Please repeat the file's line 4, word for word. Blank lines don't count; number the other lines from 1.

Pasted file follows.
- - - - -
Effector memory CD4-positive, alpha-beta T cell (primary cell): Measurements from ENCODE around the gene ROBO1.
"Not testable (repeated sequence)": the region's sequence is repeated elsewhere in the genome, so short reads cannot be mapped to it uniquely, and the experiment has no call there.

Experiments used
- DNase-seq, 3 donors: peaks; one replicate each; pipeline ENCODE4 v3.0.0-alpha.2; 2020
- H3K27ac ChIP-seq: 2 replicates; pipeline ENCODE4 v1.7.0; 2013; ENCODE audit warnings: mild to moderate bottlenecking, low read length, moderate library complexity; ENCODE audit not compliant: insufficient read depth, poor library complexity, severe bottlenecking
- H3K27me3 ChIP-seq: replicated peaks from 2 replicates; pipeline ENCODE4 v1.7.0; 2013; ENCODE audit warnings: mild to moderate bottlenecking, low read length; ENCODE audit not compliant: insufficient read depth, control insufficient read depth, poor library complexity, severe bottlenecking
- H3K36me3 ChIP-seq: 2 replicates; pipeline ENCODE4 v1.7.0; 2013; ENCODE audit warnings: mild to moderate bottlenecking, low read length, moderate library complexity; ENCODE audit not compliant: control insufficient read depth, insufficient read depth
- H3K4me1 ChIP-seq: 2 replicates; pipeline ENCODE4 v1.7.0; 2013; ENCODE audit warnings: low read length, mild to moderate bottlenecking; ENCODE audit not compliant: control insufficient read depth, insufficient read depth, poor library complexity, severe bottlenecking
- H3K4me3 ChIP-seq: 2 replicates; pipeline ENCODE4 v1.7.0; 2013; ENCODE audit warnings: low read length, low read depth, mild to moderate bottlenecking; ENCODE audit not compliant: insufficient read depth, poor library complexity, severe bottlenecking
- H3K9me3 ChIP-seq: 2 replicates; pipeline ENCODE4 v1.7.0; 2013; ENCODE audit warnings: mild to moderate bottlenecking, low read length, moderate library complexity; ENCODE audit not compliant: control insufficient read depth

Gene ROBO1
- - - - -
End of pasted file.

- DNase-seq, 3 donors: peaks; one replicate each; pipeline ENCODE4 v3.0.0-alpha.2; 2020